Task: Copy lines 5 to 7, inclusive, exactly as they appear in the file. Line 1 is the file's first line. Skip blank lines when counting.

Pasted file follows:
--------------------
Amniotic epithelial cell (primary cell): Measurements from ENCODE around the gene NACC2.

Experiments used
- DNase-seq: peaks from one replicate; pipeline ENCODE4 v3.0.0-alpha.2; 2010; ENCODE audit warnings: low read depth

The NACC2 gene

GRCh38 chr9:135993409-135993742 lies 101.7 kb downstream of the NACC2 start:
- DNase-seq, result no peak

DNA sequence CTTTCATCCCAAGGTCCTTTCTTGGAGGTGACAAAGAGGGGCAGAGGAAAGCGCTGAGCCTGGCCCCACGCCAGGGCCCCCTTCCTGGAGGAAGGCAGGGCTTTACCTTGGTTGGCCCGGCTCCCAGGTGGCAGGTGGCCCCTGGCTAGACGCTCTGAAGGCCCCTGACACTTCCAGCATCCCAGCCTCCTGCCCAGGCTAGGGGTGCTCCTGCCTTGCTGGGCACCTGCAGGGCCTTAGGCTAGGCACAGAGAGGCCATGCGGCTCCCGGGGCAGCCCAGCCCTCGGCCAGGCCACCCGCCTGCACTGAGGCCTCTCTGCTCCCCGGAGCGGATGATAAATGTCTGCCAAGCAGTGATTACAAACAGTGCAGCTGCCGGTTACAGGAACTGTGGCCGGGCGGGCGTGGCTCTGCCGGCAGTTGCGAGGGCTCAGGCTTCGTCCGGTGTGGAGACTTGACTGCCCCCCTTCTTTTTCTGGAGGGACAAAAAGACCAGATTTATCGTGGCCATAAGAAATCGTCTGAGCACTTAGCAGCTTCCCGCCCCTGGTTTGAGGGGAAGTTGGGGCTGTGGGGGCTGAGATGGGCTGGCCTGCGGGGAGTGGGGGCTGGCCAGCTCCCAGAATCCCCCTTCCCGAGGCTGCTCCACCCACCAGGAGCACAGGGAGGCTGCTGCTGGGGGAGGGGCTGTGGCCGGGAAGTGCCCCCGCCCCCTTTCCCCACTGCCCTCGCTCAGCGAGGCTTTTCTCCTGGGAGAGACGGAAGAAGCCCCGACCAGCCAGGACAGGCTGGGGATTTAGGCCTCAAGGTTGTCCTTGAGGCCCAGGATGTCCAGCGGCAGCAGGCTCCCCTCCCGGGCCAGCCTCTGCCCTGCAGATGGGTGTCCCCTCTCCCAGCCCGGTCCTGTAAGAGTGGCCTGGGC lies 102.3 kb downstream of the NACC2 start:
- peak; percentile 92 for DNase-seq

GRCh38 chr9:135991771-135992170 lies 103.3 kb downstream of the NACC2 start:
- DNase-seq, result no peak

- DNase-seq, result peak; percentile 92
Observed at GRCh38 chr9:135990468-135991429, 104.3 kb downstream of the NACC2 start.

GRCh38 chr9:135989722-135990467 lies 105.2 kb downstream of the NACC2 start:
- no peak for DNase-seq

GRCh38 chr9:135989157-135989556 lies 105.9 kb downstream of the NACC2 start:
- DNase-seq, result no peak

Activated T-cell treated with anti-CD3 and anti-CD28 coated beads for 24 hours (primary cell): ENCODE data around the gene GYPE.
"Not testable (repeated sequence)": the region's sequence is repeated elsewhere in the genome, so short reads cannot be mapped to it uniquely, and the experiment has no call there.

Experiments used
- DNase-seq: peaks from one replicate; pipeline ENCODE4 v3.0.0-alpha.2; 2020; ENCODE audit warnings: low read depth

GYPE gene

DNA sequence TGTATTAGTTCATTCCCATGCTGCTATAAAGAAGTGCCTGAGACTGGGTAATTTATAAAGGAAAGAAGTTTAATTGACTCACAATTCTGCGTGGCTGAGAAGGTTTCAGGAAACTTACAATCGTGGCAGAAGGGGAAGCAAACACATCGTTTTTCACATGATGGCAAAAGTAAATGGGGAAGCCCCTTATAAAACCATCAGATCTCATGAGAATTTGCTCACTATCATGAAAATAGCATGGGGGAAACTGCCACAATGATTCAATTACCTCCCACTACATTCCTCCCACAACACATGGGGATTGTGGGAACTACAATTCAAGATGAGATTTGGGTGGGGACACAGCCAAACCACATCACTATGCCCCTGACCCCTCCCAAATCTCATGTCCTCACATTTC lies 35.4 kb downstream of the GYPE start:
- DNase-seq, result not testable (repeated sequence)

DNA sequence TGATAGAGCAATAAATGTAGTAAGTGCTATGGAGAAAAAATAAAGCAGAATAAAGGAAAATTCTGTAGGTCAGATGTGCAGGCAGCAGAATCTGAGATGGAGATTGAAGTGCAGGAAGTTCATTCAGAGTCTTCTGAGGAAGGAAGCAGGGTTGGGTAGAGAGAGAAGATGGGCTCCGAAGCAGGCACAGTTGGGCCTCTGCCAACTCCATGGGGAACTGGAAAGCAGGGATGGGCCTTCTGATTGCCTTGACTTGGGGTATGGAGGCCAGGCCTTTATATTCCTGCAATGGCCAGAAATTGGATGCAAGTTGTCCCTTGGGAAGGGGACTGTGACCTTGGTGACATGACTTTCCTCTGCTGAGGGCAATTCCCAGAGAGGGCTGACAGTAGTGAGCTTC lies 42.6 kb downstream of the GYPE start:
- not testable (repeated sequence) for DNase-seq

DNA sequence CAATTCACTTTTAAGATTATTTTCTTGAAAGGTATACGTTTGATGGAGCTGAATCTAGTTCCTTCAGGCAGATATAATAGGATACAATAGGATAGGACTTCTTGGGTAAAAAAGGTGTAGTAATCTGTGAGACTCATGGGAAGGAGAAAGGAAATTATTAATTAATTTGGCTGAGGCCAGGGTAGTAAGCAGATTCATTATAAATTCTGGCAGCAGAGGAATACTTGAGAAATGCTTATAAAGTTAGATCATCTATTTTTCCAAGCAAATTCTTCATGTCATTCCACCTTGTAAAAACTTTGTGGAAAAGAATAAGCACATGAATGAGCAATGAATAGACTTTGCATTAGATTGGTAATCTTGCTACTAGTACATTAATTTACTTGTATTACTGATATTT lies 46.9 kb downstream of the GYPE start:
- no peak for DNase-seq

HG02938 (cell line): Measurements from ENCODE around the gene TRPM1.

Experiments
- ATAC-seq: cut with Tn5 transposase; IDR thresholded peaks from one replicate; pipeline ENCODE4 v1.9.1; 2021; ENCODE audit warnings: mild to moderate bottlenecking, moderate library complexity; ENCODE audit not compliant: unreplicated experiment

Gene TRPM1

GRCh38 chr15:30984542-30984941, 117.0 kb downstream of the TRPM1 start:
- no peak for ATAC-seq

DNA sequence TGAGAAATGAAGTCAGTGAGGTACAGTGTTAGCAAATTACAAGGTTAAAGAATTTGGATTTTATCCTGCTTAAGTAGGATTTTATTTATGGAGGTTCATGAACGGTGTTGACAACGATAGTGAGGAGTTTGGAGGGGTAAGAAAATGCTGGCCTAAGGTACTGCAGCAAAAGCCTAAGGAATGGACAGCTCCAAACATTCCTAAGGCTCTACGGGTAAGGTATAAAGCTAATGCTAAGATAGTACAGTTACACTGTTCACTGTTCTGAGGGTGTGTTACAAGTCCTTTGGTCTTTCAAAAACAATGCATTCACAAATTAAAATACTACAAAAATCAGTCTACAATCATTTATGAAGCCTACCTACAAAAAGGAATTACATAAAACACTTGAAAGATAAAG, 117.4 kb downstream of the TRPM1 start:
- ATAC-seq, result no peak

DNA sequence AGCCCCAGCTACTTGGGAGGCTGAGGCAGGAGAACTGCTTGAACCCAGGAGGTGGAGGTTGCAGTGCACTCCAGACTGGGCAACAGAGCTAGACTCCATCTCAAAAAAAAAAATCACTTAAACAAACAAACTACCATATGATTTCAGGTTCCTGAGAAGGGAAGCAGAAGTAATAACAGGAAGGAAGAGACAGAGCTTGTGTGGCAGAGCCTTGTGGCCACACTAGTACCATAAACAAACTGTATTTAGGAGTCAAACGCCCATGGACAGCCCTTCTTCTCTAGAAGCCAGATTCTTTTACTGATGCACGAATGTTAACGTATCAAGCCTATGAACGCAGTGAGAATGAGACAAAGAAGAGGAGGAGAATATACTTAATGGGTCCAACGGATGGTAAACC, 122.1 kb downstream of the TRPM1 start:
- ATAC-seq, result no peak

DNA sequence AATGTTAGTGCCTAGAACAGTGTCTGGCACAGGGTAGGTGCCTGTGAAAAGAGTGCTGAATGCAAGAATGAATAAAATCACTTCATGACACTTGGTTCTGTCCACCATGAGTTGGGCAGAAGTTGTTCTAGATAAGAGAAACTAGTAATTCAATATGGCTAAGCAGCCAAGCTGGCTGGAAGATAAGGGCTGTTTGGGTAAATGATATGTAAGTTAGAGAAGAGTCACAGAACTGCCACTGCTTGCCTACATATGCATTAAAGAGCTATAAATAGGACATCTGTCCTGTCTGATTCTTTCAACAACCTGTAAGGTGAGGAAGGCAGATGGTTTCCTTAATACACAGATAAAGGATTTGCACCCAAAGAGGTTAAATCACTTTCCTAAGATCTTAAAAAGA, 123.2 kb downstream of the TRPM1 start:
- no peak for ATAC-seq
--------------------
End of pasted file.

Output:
GRCh38 chr9:135993409-135993742 lies 101.7 kb downstream of the NACC2 start:
- DNase-seq, result no peak

DNA sequence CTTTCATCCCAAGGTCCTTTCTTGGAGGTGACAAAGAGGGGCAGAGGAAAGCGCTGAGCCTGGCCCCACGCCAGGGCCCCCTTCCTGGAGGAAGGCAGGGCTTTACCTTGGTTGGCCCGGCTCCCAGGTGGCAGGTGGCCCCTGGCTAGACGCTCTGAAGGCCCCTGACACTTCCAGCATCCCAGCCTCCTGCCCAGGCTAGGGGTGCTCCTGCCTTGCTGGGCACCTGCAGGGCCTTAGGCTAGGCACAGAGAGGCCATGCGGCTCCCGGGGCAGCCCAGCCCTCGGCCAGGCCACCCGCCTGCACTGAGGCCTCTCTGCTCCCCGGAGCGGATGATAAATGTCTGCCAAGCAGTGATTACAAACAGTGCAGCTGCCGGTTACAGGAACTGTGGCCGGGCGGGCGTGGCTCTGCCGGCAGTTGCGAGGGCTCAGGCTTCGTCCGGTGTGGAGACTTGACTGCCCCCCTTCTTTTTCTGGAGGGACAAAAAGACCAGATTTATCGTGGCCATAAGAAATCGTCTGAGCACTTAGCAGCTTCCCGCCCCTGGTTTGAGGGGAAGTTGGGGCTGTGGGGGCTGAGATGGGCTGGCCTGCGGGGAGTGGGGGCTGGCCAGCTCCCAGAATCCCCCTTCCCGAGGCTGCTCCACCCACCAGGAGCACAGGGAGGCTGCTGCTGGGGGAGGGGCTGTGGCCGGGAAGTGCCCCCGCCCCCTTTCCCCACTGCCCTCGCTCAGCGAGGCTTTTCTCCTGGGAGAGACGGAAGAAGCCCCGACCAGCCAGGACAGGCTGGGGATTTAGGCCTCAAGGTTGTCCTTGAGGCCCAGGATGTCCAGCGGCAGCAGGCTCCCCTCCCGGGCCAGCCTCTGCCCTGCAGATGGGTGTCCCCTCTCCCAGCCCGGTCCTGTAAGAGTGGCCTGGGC lies 102.3 kb downstream of the NACC2 start: